As of October 17, 2018, the Cannabis Act and associated regulations will come into force. The recreational use of cannabis will be legal for adults who are 19 years of age or older, with certain conditions. Access to cannabis for medical purposes, which is currently administered under the Access to Cannabis for Medical Purposes Regulations, will now be administered under the Cannabis Act and associated regulations.
Impact on Massage Therapy Practice
The College has received questions from RMTs about how the legalization of marijuana will impact massage therapy practice. Therefore, the College is providing the following guidance to the profession
1. Recreational or Medical Use of Cannabis by Patients
RMTs have asked what to do if a patient seeks massage therapy treatment while exhibiting signs of having recently used cannabis, or if a patient discloses the recent use of cannabis, whether recreational or medical.
- RMTs must obtain informed consent for therapeutic services. In order to provide informed consent, the patient must be capable of providing consent.
- If the patient is unable to consent to treatment due to impairment by drugs (legal or otherwise), alcohol or another substance, or it is unclear whether the patient is able to consent to treatment, then the RMT is advised not to proceed with treatment.
- RMTs are advised that it is not within their scope of practice to provide information or advice about how cannabis may affect a person’s health. RMTs are advised to direct patients with these types of questions to a physician or other health professional whose scope of practice allows for the discussion or recommendation of cannabis.
2. Recreational or Prescribed Use of Cannabis by RMTs
The College’s Code of Ethics states that RMTs must not practice massage therapy while impaired. In the context of cannabis use, this applies regardless of whether an RMT is using cannabis for a prescribed or a recreational purpose.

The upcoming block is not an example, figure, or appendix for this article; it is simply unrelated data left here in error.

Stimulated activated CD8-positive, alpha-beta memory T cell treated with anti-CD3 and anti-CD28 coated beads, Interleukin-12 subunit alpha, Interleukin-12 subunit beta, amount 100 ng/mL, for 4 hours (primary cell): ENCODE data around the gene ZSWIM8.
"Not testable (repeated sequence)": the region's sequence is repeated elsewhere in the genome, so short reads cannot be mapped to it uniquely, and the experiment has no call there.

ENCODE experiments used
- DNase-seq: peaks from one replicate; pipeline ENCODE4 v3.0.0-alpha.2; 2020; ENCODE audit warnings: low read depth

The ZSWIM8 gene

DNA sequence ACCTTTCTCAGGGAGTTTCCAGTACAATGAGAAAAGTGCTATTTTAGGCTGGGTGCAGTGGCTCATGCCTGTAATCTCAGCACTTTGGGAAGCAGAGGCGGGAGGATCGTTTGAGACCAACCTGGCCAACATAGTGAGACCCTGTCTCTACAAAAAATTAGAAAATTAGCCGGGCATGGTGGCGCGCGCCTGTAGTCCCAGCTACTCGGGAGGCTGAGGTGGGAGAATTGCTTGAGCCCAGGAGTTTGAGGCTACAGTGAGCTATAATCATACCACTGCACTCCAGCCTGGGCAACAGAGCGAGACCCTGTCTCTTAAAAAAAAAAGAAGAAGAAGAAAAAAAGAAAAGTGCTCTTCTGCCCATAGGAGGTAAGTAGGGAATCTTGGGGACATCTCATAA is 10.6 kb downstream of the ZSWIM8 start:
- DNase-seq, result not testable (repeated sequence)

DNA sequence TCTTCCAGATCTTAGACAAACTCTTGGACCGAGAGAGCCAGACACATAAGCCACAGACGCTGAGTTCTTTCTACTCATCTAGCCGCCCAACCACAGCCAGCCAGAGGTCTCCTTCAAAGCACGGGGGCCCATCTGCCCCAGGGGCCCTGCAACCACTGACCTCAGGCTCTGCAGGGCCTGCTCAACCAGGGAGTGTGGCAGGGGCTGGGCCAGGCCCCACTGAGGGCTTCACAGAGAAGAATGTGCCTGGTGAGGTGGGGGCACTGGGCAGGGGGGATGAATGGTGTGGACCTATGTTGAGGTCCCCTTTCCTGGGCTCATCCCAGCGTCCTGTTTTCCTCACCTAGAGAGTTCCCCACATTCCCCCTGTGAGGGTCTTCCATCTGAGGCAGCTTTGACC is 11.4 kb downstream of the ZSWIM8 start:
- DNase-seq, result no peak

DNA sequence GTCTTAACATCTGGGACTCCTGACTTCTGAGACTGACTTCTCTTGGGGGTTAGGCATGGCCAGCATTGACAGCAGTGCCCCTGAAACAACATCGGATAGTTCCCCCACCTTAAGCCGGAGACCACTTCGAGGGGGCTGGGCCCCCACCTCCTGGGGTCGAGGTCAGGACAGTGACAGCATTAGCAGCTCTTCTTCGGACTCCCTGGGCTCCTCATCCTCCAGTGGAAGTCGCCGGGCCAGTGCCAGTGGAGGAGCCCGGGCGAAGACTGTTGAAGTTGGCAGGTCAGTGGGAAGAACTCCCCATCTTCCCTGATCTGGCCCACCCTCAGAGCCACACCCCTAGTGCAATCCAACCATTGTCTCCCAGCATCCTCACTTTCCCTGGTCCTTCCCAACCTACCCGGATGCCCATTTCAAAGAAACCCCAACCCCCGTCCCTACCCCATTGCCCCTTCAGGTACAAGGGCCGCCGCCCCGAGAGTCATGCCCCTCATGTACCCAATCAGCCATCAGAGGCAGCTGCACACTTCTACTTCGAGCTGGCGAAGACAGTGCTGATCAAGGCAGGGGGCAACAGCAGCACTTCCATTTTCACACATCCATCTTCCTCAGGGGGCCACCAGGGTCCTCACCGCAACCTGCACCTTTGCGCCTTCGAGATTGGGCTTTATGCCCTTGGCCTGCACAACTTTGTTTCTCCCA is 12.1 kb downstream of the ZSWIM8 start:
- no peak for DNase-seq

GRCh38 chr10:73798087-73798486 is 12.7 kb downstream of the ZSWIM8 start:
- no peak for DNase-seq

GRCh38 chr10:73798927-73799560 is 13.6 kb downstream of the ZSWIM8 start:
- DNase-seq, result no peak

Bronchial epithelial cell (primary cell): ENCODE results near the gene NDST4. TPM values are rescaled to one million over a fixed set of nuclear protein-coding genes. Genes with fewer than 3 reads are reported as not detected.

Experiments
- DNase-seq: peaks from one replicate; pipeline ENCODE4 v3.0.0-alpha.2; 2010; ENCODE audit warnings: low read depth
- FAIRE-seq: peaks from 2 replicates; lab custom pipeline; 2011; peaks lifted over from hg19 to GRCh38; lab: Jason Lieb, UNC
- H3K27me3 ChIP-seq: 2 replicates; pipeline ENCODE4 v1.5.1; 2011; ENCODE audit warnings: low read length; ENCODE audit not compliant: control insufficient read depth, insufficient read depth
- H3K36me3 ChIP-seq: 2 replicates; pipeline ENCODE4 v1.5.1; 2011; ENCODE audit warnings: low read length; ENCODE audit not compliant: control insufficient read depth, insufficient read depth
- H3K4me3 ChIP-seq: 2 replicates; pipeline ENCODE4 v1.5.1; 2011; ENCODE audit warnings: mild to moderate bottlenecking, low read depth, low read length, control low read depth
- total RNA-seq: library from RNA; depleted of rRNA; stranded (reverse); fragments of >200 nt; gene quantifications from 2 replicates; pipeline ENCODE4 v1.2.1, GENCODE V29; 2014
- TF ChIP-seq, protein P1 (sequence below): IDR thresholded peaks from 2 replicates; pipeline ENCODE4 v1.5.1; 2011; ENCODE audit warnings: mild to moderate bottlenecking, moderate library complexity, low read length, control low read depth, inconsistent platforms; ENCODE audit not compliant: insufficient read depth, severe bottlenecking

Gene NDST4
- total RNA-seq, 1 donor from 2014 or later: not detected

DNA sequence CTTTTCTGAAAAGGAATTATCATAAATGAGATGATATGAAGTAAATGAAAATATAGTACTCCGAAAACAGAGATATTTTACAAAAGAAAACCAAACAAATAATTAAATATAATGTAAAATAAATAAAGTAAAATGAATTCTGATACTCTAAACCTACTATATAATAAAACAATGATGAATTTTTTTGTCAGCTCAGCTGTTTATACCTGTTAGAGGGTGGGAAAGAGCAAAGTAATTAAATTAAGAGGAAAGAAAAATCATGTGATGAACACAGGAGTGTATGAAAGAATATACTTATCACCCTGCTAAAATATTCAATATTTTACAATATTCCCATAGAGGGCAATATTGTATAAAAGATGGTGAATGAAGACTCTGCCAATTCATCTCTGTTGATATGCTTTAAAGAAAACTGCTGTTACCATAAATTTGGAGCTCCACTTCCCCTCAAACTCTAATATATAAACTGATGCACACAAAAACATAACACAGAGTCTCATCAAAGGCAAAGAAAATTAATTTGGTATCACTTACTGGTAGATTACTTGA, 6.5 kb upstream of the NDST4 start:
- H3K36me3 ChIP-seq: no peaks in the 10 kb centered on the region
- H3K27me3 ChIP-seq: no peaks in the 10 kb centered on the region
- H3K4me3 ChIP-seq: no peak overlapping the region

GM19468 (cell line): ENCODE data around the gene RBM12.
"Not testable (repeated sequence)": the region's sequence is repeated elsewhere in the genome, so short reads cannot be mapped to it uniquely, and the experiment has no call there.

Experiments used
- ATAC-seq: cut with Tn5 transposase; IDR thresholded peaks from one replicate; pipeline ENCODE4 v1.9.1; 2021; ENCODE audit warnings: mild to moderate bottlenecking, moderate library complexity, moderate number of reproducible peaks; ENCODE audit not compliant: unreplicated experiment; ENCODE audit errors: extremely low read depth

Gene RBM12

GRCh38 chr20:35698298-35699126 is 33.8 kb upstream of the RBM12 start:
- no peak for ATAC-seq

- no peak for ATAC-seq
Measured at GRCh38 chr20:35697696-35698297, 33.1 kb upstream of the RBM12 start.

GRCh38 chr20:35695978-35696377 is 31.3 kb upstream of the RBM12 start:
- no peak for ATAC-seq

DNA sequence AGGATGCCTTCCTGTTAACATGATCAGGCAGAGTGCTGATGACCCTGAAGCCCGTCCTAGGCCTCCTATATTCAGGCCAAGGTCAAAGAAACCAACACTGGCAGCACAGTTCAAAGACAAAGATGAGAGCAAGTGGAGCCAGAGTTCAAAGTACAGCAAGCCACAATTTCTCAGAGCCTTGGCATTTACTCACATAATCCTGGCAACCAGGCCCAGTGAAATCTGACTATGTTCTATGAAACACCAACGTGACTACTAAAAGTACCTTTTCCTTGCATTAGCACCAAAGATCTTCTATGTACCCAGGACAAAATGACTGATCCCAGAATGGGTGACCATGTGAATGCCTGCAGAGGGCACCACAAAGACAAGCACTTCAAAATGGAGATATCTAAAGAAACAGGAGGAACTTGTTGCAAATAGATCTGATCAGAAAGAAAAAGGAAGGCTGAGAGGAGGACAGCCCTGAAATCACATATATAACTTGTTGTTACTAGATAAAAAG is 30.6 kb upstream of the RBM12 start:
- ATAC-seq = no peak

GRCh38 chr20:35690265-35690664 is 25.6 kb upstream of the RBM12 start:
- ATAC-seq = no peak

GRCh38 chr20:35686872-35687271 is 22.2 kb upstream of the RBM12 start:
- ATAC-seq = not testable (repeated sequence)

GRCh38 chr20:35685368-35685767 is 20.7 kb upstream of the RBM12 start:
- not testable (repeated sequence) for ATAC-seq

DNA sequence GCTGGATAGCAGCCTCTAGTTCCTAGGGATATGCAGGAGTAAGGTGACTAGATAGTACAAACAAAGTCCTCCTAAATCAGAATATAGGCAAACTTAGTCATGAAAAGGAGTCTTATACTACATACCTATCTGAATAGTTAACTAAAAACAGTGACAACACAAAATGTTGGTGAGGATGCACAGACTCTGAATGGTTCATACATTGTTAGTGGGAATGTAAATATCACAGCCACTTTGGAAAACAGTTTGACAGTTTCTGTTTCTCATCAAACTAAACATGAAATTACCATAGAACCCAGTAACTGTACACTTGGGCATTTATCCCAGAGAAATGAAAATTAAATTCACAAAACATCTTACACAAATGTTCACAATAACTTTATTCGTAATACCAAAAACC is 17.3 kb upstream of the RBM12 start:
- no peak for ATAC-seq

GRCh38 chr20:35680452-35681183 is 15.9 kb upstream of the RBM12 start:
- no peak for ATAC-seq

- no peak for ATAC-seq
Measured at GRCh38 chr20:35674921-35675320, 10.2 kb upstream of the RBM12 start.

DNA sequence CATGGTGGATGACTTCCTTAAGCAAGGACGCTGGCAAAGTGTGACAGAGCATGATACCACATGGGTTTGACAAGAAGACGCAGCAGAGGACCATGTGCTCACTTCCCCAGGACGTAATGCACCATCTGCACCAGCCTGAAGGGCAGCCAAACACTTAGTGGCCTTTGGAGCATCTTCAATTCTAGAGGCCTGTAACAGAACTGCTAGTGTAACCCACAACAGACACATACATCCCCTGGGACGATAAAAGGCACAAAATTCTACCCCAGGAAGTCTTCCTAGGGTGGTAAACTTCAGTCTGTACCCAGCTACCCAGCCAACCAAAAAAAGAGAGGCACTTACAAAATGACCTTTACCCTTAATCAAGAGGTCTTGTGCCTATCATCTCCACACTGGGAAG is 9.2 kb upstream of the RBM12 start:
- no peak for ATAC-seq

- The use of any drug or substance, whether prescribed or recreational, has the potential to compromise the ability to provide safe and effective care to patients. If the substance affects communication, professional judgment or decision-making skills, then RMTs must refrain from practicing massage therapy while taking the drug or substance or while feeling its effects.
3. Use of Cannabis Oil and/or CBD in Treatment
A number of RMTs have asked CMTBC whether they may apply cannabis oil or oil/lotion containing cannabidiol (CBD) as part of the provision of massage therapy.
The Cannabis Act and associated regulations do not expressly authorize RMTs (or any other health care practitioners) to apply cannabis oil or oil/lotion containing CBD as part of the provision of health care. The College has asked the Ministry of Health for its position as to whether the application of cannabis oil or a CBD product could be considered within the scope of practice for massage therapy, as defined by section 1 of the Massage Therapists Regulation.
- CMTBC advises RMTs not to apply or administer cannabis oil or a CBD product to a patient unless and until such time as the College provides confirmation that it may be considered within the scope of practice for massage therapy.
What is Cannabis?
Under section 2 of the Cannabis Act:
- “cannabis” means a cannabis plant [and any part of a cannabis plant, including the phytocannabinoids produced by, or found in, such a plant, regardless of whether that part has been processed or not (other than a non-viable seed of a cannabis plant, a mature stalk without any leaf, flower, seed or branch of such a plant, fibre derived from such a stalk, or the root or any part of the root of such a plant), as well as any substance or mixture of substances that contains or has on it any part of such a plant or any substance that is identical to any phytocannabinoid produced by, or found in, such a plant, regardless of how the substance was obtained.]
If you have any questions, please contact CMTBC’s practice advisor at 604.736.3404 (ext. 301) or at email@example.com.